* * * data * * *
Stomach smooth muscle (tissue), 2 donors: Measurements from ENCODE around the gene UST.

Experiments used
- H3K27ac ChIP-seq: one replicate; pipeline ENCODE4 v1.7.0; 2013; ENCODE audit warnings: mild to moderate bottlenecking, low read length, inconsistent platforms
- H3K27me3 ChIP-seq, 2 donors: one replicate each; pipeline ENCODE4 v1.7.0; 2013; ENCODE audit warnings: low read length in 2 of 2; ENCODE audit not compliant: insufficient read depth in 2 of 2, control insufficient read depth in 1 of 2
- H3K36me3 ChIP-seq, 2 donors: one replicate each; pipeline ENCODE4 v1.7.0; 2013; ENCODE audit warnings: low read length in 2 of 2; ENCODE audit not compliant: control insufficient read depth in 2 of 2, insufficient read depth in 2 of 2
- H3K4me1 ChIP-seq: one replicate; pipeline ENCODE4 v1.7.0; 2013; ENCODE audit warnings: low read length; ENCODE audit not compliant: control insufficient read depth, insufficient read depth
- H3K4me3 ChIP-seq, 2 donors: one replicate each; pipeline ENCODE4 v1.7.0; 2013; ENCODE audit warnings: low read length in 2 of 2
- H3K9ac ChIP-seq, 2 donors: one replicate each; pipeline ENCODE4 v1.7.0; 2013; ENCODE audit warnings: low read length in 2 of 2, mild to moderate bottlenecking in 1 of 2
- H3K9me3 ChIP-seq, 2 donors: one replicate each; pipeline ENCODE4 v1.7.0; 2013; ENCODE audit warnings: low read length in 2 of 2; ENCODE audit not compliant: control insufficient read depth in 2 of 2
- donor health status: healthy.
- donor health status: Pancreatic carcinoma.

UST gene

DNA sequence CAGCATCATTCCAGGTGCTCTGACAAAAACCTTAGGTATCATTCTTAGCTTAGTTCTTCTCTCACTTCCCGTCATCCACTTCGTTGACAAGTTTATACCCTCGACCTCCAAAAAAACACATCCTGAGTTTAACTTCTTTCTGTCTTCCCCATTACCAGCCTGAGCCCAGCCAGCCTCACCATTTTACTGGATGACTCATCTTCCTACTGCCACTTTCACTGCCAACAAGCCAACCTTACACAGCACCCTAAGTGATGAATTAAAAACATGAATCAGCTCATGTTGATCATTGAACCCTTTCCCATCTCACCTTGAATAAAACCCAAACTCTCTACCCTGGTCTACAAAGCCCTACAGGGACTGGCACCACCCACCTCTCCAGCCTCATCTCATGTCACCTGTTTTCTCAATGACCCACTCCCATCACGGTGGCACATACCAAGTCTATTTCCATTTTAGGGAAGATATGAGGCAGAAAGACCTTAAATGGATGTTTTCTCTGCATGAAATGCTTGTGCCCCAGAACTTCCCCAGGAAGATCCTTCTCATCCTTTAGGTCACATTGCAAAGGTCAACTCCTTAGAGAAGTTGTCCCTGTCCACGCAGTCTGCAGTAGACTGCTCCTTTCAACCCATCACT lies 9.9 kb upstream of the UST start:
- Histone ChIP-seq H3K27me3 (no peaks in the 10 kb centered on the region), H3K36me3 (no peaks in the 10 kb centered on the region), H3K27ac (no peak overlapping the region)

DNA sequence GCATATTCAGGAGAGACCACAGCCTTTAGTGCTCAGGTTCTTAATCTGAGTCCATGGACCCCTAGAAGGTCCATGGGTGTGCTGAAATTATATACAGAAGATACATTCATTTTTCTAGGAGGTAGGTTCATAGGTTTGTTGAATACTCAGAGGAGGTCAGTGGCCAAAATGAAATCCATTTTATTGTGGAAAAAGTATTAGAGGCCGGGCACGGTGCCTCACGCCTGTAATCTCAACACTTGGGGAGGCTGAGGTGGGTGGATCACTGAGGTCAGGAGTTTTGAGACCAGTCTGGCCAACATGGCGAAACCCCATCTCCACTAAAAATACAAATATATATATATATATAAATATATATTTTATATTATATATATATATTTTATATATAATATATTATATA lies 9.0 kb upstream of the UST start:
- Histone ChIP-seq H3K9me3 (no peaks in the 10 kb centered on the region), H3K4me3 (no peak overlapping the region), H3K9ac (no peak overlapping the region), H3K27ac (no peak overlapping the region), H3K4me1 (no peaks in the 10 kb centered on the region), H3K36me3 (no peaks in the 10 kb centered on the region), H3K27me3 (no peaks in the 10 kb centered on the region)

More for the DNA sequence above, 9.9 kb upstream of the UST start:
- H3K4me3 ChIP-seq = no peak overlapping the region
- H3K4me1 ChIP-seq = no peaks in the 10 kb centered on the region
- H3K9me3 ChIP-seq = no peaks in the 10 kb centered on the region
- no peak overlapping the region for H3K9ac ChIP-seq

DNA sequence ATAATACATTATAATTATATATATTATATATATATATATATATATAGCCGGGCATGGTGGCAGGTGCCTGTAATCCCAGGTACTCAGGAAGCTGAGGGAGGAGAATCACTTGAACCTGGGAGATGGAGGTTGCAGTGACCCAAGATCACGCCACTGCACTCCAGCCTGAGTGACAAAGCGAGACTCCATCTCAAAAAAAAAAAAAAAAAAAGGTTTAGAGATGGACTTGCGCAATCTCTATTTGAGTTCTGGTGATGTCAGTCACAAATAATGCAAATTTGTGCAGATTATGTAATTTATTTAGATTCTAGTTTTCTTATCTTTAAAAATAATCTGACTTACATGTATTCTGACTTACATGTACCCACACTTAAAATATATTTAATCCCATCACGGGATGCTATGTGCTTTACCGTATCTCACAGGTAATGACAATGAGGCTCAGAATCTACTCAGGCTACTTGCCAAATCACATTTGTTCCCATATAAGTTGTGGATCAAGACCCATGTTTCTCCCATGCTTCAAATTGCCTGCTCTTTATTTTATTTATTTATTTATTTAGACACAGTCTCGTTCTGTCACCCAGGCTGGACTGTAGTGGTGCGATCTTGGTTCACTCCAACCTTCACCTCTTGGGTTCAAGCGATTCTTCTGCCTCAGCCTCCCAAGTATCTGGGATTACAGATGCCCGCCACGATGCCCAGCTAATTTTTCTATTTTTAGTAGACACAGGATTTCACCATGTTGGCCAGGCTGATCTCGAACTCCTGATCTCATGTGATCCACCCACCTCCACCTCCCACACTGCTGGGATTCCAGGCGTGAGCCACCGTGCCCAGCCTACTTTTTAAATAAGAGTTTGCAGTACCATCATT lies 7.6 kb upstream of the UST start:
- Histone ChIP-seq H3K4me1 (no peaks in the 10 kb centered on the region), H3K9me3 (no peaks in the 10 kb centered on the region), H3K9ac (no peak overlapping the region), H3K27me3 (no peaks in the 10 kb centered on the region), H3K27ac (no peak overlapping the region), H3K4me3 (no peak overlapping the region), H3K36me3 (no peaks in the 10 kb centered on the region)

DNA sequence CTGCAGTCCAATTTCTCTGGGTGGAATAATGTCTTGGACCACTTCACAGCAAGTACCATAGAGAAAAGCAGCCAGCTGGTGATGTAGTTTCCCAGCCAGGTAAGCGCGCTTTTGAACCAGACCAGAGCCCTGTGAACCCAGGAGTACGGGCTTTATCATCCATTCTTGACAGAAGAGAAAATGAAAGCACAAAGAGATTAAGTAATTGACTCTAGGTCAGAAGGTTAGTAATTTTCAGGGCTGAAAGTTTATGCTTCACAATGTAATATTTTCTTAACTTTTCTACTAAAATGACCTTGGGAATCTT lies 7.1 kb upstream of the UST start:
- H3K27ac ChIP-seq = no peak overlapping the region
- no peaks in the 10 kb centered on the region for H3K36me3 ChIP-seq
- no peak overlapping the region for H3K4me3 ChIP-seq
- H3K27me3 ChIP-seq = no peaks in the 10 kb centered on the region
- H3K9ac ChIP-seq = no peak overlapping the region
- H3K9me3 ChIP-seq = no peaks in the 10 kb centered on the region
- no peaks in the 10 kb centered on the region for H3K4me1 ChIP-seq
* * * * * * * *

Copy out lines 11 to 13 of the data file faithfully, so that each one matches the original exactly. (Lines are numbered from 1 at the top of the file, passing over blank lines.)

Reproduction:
- donor health status: Pancreatic carcinoma.

UST gene

DNA sequence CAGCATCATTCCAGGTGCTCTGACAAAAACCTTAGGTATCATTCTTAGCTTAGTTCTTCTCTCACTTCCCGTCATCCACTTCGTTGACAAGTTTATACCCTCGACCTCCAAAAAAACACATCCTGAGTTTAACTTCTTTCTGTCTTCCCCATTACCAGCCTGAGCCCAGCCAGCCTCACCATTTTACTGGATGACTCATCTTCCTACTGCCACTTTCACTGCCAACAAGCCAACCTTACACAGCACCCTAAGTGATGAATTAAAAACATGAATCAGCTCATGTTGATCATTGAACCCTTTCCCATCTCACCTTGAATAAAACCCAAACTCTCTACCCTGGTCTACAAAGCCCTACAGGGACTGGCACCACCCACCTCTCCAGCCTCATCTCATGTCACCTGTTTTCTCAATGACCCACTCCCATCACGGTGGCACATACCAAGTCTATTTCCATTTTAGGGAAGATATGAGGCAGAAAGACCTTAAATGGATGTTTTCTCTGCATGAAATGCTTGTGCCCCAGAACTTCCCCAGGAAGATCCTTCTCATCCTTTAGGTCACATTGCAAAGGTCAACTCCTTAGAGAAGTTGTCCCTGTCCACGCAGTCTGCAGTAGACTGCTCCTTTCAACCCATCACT lies 9.9 kb upstream of the UST start: